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Years ago, a chiropractic patient turned chiropractic advocate named Bill Esteb wrote an informal treatise of sorts for my chosen profession:

Why I am a Doctor of Chiropractic

Because I honor the inborn potential of everyone to be truly healthy. Because I desire to help the newborn, the aged, and those without hope. Because I choose to care for the patient with the disease, not the disease. Because I wish to assist rather than intrude; to free rather than control. Because I seek to correct the cause, and not its effect. Because I know doctors do not heal, only the body can heal itself. Because I have been called to serve others. Because I want to make a difference. Because every day I get to witness miracles.

Because I know it is right.


At the time, I liked it. It may have been a bit zealous in tone, but it made me feel good about being a chiropractic doctor when I read it. So, I hung it on the wall of my office. But years went by, I moved offices, changed my décor, and ended up putting the plaque in a box, on a shelf.

Out of sight. Out of mind.

Then recently a friend of mine sent me a link to a talk by Simon Sinek: How great leaders inspire action.  Simon has a simple but powerful model for inspirational leadership all starting with a golden circle and the question “Why?” His examples include Apple, Martin Luther King, and the Wright brothers.

Simon Sinek reminded me of the importance of knowing (and being able to articulate) why we do what we do.

Like most other people, I know what I do. I provide chiropractic care. And, while that statement is true, who cares? Every chiropractor provides chiropractic care. So what?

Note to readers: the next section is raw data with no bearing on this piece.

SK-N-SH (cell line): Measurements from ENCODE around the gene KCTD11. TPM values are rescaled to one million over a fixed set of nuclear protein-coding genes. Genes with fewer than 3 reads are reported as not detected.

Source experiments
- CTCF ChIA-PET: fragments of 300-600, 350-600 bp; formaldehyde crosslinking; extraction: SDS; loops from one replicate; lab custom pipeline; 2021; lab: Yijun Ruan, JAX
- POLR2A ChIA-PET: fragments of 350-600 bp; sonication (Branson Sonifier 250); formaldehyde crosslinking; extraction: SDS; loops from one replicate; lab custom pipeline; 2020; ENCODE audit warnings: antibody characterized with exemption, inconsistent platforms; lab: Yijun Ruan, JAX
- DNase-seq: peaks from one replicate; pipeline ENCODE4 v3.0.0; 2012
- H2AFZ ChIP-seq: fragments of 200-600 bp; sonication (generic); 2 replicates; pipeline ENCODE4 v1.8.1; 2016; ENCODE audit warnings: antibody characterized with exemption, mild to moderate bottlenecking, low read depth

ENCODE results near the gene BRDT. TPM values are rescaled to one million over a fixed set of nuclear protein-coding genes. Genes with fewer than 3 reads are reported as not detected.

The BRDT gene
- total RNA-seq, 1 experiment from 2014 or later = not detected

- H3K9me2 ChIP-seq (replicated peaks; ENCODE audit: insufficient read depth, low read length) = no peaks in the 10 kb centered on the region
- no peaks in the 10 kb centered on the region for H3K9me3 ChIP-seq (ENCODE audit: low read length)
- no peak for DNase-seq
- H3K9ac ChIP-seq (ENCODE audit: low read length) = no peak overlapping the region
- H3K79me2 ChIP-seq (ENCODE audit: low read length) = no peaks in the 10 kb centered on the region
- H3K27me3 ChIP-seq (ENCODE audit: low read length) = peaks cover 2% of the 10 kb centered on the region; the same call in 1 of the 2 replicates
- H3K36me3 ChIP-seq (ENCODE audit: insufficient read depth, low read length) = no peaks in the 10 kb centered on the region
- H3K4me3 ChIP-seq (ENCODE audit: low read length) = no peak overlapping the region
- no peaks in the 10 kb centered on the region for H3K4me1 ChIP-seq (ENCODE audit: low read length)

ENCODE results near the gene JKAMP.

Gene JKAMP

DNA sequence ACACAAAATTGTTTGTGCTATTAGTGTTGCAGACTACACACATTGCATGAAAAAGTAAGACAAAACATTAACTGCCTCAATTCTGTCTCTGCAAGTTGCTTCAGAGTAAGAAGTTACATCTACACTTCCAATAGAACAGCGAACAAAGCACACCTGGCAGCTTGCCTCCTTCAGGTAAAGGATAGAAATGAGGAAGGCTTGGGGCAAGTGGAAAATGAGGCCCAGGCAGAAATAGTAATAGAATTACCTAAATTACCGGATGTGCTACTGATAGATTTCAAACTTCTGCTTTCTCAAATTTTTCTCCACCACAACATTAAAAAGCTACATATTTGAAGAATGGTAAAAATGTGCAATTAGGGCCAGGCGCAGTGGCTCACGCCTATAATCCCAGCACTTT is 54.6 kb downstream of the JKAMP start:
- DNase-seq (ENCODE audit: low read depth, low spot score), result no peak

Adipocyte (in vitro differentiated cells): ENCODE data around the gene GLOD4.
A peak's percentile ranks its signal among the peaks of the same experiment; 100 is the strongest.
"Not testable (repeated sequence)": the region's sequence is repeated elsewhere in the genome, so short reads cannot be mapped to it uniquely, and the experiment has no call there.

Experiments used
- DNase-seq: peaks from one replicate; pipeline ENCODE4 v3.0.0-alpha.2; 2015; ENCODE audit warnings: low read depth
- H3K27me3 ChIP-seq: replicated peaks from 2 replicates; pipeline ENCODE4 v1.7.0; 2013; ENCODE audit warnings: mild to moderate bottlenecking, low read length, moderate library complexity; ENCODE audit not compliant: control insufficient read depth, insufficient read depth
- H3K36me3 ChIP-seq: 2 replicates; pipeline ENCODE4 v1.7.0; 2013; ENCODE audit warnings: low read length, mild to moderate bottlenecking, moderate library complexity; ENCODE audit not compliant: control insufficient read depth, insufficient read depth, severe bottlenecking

Like many other people, I know how I do what I do. I specialize in Activator Methods chiropractic care. And, we often combine chiropractic care and massage. Between myself and our massage therapists we provide a full range of treatment options for neck pain, headache, sciatic leg pain, back pain—including options for post-surgical back pain and complex cases—all under one roof. But again, so what?

According to Simon, people don’t buy what we do, or how we do it. People buy why we do it.

So, I took Simon’s challenge. I asked myself, “Why do I do what I do?” As a result, here is my present day informal treatise of sorts for my chosen profession:

Why I am a Doctor of Chiropractic

Because I believe people deserve drug-free, noninvasive options

for treating pain and inflammation

that “first, do no harm.”

It may not be as quite as eloquent (or as inclusive) as the one at the top of this page, but in a world where too many people seem to act as if their aches and pains are caused by an ibuprofen deficiency, it clarifies why I do what I do.

So….why do you do what you do?

  1. February 6, 2012

    I am a licensed massotherapist and I love what I do. Working muscles in people’s bodies so they will relax, bringing blood back to those aching muscles, and seeing some relief in these clients is a rewarding experience for me. Giving people hope that they can make a difference how their body feels; whether through massage, chiropractic, exercise or another modality is one gift I can give them. Every body is different, so every massage is a challenge and a gift for me. These are some reasons why I do what I do.

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